Keep in mind that, as with measuring user retention, you need to look at the organic growth of active users, not just of user registrations.
It’s important to note that organic growth is not always a sure sign of PMF. You should always look at multiple metrics to determine whether you have a strong product-market fit.
3 Frameworks for Measuring PMF
Over the years, founders have used the above metrics to create different frameworks for measuring product-market fit. Here are three of these frameworks:
1) The Trifecta (Balfour)
Brian Balfour, Founder/CEO at Reforge and Venture Partner at Long Journey Ventures, discusses a framework for measuring PMF called “the trifecta” on his site.
The trifecta is a framework that, according to Balfour, can be used to say with almost 100% certainty that you have achieved PMF. It consists of the following three metrics:
High user retention
These three elements of the trifecta framework can be measured in different ways, depending on what type of product you are selling.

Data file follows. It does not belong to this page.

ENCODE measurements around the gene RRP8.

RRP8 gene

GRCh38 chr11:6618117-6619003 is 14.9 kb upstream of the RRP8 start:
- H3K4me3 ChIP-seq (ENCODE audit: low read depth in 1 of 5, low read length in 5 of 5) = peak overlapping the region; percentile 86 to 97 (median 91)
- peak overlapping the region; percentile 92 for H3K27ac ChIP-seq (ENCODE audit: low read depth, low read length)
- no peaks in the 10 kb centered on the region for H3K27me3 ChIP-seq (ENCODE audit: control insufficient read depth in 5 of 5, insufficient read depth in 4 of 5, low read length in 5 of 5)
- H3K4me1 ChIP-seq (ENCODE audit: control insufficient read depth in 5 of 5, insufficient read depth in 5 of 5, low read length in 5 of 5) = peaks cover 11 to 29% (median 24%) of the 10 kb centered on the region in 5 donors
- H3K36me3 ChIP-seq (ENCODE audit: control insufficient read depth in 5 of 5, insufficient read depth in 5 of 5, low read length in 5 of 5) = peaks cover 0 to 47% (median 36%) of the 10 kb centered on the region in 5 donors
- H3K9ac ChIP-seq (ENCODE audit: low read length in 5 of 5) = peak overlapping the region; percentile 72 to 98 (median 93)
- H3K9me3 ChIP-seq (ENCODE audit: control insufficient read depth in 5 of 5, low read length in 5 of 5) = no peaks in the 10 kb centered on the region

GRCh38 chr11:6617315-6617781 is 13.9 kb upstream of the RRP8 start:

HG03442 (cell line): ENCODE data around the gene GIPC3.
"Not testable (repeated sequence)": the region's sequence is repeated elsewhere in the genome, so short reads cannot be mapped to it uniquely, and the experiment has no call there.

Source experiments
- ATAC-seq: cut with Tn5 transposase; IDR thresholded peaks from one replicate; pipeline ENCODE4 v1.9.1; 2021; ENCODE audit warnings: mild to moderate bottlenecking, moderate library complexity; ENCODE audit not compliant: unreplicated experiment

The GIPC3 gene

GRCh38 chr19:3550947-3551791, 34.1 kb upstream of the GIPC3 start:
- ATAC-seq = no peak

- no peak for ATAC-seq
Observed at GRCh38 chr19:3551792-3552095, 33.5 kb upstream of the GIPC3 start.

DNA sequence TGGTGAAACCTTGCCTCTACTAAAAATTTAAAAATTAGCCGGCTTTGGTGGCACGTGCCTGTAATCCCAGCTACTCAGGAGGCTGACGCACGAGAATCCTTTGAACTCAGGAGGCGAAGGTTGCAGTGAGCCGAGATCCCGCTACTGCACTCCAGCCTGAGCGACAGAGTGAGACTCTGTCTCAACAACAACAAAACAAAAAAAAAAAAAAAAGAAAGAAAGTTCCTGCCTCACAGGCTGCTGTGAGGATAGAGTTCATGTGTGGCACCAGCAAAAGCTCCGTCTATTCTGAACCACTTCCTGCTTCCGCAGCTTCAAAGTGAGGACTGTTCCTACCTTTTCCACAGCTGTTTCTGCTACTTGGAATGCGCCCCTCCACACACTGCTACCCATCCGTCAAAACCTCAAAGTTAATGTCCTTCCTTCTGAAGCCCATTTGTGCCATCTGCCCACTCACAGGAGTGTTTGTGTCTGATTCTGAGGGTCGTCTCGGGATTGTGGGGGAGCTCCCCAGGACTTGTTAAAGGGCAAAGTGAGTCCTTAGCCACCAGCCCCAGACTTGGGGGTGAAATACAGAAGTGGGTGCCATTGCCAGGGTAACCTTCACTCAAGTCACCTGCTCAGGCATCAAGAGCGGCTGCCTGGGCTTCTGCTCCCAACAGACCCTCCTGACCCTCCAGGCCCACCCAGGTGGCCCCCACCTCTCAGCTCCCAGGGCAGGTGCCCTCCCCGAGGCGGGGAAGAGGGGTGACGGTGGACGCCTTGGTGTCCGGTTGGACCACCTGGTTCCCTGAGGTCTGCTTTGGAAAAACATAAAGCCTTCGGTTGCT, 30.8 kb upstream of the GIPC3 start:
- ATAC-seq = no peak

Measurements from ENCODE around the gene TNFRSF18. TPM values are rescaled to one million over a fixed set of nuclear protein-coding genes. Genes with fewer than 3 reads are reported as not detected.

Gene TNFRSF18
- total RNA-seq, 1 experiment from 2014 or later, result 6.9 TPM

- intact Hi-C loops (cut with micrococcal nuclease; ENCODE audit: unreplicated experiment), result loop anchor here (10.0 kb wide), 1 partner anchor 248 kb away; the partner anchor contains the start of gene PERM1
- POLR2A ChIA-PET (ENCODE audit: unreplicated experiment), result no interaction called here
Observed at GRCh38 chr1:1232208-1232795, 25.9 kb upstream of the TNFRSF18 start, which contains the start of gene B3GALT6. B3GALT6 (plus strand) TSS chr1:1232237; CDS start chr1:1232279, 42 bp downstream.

For example, Balfour references Snapchat, which knew they had achieved PMF when they had 200K+ downloads (non-trivial growth), 50% of users who downloaded the app active on it daily (high user retention), and users sending an average of 10 snaps a day (meaningful usage).
You can’t use only one of them to know if you have PMF. However, looking at all three of these metrics together gives you a very strong indication that you indeed have PMF.
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2) Superhuman’s PMF Survey (Vohra)
Raul Vohra, founder of the lightning-fast email service Superhuman, created a framework to measure the company’s product-market fit using a PMF survey and improved the PMF score by segmenting users based on that metric.